Obama said, ‘Khodahafez’ to Iran’s president. Here’s what that means.


This official White House photograph shows President Obama speaking by phone Friday with President Hassan Rouhani of Iran. (Pete Souza/The White House/AFP)

When President Obama and Iranian President Hassan Rouhani ended their historic phone call today -- the first direct contact between U.S. and Iranian presidents since 1979 -- Rouhani signed off with, "Have a nice day." But Obama responded, according to Rouhani's later recounting of the conversation via Twitter, with the word "khodahafez."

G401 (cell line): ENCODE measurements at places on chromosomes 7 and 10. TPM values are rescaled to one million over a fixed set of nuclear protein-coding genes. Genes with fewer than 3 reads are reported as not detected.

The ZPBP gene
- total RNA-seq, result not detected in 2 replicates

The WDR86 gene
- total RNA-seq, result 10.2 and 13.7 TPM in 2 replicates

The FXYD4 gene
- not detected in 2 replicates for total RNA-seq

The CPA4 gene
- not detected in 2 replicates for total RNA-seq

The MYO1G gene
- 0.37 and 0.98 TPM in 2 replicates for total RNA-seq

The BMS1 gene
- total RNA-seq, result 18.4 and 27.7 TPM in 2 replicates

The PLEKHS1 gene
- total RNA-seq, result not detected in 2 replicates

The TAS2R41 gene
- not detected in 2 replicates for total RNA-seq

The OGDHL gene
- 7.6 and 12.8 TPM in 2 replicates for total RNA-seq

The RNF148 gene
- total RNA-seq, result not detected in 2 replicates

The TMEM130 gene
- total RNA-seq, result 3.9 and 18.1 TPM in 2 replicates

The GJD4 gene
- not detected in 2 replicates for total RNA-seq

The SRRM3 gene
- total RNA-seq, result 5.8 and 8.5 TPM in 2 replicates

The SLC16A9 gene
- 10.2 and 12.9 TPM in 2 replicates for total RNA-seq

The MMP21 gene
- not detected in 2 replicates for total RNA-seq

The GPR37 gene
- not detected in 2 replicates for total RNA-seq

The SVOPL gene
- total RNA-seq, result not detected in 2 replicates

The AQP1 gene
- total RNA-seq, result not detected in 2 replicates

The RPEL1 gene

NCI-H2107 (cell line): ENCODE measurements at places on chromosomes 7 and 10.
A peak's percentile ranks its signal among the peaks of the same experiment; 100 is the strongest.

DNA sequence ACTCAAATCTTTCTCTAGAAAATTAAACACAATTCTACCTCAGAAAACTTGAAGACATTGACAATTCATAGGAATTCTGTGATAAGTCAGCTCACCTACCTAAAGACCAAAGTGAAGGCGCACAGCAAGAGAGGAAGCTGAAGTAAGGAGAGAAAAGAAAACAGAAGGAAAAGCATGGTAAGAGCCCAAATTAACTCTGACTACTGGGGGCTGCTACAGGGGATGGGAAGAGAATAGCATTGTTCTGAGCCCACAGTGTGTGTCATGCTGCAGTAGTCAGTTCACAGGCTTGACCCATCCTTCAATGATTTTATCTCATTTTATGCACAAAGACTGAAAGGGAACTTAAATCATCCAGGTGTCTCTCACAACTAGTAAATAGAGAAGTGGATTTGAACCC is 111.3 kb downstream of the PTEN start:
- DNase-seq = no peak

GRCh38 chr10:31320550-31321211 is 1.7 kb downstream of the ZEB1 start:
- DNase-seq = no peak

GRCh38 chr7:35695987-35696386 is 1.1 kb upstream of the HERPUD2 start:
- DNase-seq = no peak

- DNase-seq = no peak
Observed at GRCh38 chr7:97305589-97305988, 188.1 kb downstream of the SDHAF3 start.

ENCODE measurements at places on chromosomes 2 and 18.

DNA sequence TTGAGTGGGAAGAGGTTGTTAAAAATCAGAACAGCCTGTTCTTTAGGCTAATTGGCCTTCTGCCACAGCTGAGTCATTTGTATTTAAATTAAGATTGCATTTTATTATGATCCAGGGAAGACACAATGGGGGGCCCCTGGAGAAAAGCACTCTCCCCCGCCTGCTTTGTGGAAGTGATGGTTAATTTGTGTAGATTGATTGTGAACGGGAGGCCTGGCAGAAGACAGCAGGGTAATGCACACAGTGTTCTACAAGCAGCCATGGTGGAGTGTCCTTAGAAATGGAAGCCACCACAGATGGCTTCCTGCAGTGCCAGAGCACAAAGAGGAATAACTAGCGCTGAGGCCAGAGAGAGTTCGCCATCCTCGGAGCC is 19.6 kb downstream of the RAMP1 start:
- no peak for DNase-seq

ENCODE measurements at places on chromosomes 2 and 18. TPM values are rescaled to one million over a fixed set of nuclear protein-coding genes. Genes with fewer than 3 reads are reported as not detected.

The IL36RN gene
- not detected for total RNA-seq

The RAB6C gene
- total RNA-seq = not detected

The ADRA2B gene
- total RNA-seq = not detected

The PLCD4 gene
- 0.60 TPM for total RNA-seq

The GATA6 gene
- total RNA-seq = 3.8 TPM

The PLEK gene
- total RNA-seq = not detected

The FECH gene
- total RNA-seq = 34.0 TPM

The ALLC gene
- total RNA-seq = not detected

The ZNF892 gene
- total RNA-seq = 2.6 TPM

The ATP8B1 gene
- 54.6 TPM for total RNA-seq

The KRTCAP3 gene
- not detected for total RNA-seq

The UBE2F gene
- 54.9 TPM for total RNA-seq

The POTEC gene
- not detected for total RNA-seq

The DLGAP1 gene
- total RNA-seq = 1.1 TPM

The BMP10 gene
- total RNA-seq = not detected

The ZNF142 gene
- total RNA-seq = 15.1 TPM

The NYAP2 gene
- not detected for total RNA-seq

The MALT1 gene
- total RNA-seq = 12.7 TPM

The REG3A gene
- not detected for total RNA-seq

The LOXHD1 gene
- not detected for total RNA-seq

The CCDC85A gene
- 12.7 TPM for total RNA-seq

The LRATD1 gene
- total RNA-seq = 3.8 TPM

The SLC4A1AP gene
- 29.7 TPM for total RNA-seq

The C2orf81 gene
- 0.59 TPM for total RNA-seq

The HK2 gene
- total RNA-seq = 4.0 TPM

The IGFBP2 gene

Khodahafez is a Persian-language expression that's used to say goodbye. It's sometimes written as two words: "khoda hafez" and literally translates as "God be with you."

You can practically hear cable news talking heads trying to decide whether they should be outraged by this choice of words, but it's really just a friendly colloquialism.

It turns out there's a bit more to it, as well. CNN's Jake Tapper asked his colleague Fareed Zakaria for any insights on the expression. Here's what Zakaria told him:

In fact, it's a point of contention in the Islamic world. The Persians tend to say "Khoda Hafez" and [for] lots of people, it's the standard slang. But the hard line Sunnis now say "Allah Hafez," because they don't like the Persian word "Khoda," which is "God." But that's inside baseball.

The vast majority of Persians are followers of Shiite Islam, as opposed to Sunni Islam.

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Max Fisher · September 27, 2013